Imagine if the stories we attach to everyday objects could actually increase their value. That’s exactly what the Significant Objects project set out to prove. Created by Rob Walker and Joshua Glenn, this literary and anthropological experiment aimed to measure the effect of narrative on the subjective value of objects. Over 200 writers, including renowned authors like Meg Cabot and Colson Whitehead, wrote short stories about thrift-store objects that were then auctioned off on eBay. The results were astonishing, with the objects selling for nearly $8,000. Now, a collection of the project’s finest stories has been published, showcasing the power of storytelling in transforming the perceived worth of an object.
Significant Objects: A Literary and Anthropological Experiment
Welcome to the world of Significant Objects, where the power of narrative transforms everyday thrift-store objects into treasures. This unique project, devised by Rob Walker and Joshua Glenn, explores the fascinating relationship between storytelling and the perceived value of objects. With over 200 contributing writers, including renowned authors like Meg Cabot and William Gibson, this experiment has captivated audiences and challenged traditional notions of worth.
Significant Objects is a literary and anthropological experiment that delves into the effect of narrative on an object’s subjective value. It all began with Walker and Glenn purchasing thrift-store objects at an average cost of $1.25 each. Instead of selling these items as they were, they decided to infuse them with new meaning through purpose-written short stories. By auctioning these objects on eBay, they sought to measure the impact of storytelling on the perceived value of the items.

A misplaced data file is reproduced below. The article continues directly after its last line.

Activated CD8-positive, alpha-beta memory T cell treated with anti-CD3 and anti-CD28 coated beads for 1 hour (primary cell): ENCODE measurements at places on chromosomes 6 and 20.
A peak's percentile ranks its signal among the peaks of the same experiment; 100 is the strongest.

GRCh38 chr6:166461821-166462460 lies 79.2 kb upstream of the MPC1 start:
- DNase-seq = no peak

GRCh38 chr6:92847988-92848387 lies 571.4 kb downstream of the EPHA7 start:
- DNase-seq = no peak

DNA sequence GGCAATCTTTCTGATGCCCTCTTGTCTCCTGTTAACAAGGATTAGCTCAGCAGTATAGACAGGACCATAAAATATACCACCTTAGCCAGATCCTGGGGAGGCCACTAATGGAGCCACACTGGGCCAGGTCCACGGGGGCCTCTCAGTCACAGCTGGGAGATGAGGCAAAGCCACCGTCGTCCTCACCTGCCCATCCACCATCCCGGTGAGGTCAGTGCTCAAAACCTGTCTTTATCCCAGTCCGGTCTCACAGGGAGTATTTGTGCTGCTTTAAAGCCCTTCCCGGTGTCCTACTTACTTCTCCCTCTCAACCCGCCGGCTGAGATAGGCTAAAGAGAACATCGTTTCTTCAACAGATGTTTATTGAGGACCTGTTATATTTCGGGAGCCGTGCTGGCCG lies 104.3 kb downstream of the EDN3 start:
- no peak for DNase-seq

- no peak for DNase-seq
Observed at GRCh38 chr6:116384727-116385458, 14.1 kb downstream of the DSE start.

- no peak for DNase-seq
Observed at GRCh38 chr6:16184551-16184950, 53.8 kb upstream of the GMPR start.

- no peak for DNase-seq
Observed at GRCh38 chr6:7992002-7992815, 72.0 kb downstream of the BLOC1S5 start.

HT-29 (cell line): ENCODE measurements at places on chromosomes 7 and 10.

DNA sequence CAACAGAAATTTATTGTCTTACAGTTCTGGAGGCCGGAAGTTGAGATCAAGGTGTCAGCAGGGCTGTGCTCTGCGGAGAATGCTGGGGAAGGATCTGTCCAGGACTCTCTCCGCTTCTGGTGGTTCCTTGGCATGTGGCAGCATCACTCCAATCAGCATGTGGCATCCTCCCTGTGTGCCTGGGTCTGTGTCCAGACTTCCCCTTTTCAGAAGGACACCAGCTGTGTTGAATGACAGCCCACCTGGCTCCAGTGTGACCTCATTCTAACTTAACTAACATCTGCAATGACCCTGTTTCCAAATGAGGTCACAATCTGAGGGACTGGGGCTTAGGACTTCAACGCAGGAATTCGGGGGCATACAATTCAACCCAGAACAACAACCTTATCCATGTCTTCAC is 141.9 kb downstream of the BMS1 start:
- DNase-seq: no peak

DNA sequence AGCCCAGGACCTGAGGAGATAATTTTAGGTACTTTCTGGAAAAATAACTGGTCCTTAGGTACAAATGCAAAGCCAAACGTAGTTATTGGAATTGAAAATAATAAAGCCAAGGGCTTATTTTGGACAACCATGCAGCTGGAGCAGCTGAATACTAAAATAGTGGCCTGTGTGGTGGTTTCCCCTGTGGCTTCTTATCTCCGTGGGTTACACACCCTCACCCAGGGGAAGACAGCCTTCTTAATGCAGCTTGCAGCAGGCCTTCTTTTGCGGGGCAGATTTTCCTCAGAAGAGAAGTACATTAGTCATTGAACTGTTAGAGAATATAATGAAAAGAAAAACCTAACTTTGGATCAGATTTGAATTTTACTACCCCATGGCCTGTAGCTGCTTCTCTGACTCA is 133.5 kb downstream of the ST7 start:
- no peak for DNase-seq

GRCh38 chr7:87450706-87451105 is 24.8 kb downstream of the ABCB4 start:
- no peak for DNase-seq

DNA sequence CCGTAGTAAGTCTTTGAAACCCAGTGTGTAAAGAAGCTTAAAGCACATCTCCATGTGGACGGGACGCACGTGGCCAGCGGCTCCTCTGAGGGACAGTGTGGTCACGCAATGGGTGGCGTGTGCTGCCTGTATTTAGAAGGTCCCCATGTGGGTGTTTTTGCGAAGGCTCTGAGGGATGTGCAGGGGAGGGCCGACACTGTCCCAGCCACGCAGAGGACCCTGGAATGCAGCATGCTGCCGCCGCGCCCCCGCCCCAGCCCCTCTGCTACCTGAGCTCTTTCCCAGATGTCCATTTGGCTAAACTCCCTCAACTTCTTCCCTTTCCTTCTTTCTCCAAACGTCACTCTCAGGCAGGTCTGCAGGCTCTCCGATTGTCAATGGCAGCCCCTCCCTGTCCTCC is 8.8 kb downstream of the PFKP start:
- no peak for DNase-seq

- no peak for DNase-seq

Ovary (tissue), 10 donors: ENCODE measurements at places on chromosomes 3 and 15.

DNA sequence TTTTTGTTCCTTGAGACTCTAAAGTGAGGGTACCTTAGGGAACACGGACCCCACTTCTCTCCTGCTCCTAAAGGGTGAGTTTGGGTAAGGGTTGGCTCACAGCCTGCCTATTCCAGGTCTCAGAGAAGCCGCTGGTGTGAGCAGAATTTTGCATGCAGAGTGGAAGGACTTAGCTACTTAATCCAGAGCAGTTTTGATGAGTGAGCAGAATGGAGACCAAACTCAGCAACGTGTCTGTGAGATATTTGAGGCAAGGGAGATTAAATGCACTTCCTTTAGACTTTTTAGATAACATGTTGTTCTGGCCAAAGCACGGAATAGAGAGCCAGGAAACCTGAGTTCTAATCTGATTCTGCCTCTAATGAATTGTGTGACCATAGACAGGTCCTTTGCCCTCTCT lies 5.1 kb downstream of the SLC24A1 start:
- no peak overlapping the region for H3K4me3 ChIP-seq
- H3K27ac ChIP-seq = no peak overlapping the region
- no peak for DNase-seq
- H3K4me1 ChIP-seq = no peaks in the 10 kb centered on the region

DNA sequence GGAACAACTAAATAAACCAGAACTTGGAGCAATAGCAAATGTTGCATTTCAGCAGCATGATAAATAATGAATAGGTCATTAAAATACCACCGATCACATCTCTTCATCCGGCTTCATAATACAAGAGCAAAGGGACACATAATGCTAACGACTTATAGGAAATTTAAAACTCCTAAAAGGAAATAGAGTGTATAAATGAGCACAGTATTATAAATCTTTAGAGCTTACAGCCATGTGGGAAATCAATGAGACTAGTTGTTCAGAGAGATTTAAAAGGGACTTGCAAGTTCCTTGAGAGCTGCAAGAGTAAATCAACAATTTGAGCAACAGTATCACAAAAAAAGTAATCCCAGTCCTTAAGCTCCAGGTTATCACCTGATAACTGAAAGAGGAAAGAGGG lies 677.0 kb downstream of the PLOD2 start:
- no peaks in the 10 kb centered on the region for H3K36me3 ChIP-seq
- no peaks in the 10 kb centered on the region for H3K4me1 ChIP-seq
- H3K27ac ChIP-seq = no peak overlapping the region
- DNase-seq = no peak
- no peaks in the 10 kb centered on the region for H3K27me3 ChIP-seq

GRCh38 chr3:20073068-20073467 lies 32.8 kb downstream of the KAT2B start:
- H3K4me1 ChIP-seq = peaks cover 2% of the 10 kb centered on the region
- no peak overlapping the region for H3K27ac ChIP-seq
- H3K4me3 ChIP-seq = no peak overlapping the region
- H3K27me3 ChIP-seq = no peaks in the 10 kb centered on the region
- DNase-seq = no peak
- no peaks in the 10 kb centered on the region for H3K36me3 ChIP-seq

The primary objective of the Significant Objects project is to objectively measure the effect of narrative on an object’s subjective value. By substituting item descriptions with purpose-written short stories, the project aims to explore the relationship between storytelling and the perceived worth of objects. This experiment also delves into the role of storytelling in consumer culture, shedding light on how narratives can shape our perception of value.
To conduct this literary and anthropological experiment, Walker and Glenn purchased thrift-store objects at an average cost of $1.25 each. They then enlisted the help of over 200 contributing writers to craft purpose-written short stories for these objects. The items were listed and auctioned on eBay, allowing the project team to track and analyze the sale prices. Through this methodology, they sought to gather data on how narrative influences the subjective value of objects.
The Significant Objects project boasts an impressive array of over 200 contributing writers. Alongside established authors like Meg Cabot, William Gibson, and Colson Whitehead, this diverse group of writers brings their unique perspectives and writing styles to the experiment. Their contributions breathe life into the thrift-store objects, elevating them from mundane items to captivating stories.